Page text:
The University of Chicago Library
South Asia | About the Southern Asia Collection
About the Southern Asia Collection
The University of Chicago Library has held a substantial collection of South Asia materials since the earliest years of the University. The Berlin Collection purchased in 1892 included a significant body of philological works in the classical languages of South Asia, most notably Sanskrit and Pali. In addition to philology, the early South Asia collection was also strong in missiological and comparative religions materials, reflecting early Divinity School interests in the region.

In the 1950s, there was a marked expansion in the range of the Library's South Asia holdings. There were two catalysts for this expansion: first, it was at this time that the Library of Congress established its South Asia Cooperative Acquisitions Program. From this time the Library has systematically acquired a large proportion of new titles published in South Asia in English and in the modern regional languages with the aid of the Library of Congress offices in the subcontinent. The Library's collection of South Asia materials published from about 1960 therefore is noteworthy.

Second, the growth of the discipline of Area Studies in academia brought new support for Library acquisitions in South Asia. It was possible for the Library to make many antiquarian and other retrospective purchases to supplement its holdings of historical materials. The growing excellence of the South Asia collection made the Library a magnet for important South Asia gift collections from this time. Invaluable additions to the collection have been made in the form of gifts.

Collection Policy
It is the aim of the Library to provide comprehensive collections in South Asia materials in all areas of the Humanities and Social Sciences. This broad-based subject emphasis reflects the strengths of the academic program in South Asia at the University, which has historically been strong in South Asian Languages and Civilizations, Anthropology, History, and within the Divinity School. The Collection serves the research needs of University of Chicago faculty and students. Beyond this, it also serves a wider research community in the U.S. and abroad.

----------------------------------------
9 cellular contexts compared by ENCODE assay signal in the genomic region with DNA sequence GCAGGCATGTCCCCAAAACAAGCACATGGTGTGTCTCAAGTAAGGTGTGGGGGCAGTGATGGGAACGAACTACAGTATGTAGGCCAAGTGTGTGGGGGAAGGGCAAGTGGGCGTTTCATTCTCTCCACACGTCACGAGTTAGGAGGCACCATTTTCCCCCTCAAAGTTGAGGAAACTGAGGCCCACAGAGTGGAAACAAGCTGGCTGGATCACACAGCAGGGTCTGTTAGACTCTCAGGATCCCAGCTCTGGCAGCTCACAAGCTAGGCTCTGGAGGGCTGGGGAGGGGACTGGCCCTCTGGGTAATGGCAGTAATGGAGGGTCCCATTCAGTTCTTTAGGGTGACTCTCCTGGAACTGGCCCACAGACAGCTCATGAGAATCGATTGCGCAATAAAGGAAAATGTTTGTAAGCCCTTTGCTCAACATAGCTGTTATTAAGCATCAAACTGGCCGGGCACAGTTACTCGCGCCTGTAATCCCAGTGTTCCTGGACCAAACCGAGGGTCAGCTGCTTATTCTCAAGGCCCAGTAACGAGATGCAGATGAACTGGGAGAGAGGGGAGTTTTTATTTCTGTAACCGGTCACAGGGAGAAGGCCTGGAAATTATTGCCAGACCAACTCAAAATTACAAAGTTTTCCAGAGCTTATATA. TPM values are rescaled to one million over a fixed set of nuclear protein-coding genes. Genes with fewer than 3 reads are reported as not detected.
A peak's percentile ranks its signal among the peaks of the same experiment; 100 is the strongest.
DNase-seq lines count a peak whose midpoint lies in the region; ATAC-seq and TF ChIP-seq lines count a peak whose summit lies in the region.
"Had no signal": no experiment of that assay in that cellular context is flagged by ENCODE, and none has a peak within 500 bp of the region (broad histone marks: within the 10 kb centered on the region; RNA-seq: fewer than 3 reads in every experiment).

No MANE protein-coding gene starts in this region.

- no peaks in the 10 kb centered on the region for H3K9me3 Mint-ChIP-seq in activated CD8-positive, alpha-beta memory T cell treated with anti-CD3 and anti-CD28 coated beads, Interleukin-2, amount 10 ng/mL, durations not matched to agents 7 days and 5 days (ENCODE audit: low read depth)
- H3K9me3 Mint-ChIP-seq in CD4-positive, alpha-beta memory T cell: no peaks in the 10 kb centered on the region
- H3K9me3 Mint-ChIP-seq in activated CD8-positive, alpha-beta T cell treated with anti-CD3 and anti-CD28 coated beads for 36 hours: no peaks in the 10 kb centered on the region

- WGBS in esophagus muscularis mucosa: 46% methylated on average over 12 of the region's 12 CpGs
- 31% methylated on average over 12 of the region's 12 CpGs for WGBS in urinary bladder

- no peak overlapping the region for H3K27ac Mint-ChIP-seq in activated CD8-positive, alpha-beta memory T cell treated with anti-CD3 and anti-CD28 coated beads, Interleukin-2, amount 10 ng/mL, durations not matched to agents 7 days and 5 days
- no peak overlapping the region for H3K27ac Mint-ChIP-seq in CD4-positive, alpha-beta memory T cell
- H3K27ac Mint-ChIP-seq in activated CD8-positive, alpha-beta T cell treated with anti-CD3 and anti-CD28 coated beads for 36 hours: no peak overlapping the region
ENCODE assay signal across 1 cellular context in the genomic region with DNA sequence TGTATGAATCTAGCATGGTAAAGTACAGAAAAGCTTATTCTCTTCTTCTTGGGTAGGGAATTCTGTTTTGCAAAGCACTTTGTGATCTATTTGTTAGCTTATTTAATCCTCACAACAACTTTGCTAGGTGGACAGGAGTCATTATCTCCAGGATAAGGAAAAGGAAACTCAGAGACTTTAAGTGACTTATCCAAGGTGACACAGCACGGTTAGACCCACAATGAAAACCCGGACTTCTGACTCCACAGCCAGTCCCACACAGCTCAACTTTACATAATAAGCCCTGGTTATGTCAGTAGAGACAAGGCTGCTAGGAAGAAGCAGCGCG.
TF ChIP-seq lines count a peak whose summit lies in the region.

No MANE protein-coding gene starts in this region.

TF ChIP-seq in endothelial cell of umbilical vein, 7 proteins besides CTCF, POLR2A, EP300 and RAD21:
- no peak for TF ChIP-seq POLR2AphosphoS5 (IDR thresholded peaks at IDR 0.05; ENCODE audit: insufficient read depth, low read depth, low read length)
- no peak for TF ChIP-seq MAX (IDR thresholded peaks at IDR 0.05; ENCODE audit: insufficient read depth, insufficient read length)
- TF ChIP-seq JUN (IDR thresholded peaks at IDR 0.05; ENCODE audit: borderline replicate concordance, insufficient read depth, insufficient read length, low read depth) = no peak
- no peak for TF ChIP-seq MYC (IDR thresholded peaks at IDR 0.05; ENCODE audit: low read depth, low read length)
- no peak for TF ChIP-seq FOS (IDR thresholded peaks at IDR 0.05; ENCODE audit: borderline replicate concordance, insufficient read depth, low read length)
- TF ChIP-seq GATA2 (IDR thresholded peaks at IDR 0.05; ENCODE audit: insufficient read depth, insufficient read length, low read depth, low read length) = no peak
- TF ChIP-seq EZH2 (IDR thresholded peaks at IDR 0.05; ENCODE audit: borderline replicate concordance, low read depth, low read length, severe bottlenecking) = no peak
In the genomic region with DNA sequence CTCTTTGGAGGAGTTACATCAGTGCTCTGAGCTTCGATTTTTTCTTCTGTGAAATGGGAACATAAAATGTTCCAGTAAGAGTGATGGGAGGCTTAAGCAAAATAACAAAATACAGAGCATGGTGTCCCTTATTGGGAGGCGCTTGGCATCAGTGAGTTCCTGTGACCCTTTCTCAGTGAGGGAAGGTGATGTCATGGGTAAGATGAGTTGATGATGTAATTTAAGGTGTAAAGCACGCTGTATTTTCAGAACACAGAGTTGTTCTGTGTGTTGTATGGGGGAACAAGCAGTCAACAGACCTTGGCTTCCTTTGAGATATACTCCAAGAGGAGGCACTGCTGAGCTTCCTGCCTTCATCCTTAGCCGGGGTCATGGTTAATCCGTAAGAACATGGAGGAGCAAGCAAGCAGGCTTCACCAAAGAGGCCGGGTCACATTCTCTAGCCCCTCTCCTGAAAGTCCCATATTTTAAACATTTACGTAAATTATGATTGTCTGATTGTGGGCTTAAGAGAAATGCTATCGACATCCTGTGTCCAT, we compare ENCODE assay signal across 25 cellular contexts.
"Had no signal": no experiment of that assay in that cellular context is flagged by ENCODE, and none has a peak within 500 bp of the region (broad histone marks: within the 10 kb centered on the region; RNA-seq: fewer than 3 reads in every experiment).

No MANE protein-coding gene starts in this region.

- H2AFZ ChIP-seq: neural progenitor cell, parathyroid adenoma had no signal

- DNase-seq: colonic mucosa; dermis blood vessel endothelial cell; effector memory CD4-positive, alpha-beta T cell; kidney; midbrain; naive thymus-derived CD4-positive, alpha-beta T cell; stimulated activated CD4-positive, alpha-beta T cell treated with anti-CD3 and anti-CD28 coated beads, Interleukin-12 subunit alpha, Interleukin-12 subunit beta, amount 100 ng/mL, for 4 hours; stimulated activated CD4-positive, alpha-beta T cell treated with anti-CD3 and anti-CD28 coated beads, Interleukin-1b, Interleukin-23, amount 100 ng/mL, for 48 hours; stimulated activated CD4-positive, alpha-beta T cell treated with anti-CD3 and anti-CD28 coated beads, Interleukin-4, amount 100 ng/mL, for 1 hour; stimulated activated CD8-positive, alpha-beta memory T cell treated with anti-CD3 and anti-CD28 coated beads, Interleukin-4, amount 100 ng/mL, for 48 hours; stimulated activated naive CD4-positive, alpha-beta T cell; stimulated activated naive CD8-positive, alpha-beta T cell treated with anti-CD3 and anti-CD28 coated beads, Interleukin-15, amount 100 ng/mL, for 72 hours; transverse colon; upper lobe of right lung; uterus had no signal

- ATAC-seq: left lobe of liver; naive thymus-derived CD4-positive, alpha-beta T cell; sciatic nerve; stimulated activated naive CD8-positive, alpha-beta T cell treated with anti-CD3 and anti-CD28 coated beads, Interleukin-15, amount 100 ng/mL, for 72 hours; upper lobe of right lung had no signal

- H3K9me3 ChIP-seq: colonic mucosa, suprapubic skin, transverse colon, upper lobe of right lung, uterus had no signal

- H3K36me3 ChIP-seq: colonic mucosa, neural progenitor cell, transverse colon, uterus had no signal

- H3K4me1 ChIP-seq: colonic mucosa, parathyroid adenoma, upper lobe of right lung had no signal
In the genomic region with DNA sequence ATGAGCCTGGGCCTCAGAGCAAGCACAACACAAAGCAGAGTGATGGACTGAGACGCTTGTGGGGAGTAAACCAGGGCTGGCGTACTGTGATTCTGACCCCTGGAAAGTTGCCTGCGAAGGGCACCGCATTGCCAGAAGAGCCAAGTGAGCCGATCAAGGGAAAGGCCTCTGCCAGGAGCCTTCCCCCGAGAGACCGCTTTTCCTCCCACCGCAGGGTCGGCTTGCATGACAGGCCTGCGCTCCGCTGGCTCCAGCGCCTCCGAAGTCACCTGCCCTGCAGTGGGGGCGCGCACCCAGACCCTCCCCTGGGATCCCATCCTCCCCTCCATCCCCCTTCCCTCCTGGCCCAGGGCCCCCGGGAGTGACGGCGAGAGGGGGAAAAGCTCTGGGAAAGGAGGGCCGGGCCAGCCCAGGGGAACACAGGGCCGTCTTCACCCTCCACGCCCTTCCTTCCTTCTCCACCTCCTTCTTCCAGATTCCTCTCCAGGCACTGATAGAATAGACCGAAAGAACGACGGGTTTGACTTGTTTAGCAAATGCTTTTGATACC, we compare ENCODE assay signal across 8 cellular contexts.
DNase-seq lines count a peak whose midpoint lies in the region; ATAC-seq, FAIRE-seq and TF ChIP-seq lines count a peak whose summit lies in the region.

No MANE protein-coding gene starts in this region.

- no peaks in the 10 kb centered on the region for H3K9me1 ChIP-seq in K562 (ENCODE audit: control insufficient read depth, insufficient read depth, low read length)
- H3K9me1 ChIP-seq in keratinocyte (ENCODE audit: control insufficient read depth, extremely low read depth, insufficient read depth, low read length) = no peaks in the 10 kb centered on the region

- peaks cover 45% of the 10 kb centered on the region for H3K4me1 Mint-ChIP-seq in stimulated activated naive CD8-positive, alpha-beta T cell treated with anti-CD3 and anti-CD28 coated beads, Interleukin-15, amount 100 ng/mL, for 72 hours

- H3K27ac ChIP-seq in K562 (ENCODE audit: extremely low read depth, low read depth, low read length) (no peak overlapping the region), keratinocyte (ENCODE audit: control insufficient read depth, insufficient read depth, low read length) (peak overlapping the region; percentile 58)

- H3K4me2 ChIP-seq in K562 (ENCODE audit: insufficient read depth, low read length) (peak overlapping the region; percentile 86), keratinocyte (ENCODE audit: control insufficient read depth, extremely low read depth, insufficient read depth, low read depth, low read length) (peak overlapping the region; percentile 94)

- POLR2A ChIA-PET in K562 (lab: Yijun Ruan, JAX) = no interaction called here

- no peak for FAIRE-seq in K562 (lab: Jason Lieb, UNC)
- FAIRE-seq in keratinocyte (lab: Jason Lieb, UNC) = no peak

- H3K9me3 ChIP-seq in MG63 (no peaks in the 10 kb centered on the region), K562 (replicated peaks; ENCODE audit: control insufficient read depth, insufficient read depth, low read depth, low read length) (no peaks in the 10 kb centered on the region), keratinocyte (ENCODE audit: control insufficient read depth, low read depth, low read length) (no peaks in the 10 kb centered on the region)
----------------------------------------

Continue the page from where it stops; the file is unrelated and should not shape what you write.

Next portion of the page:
The area of geographical emphasis is the South Asian region (including India, Pakistan, Bangladesh, Nepal, Sri Lanka, Myanmar and the Maldives); collection in this area is comprehensive. The Library collects materials in all languages of the Indian Subcontinent, including dialects of the major literary languages, Tribal languages, and English. The collection also includes books about South Asia written in the European languages. In addition, the Library also collects new publications on the subject of Southeast Asia - particularly Southeast Asian Buddhist traditions - supplementing these with special purchases to serve the research needs of University faculty and students working in these areas.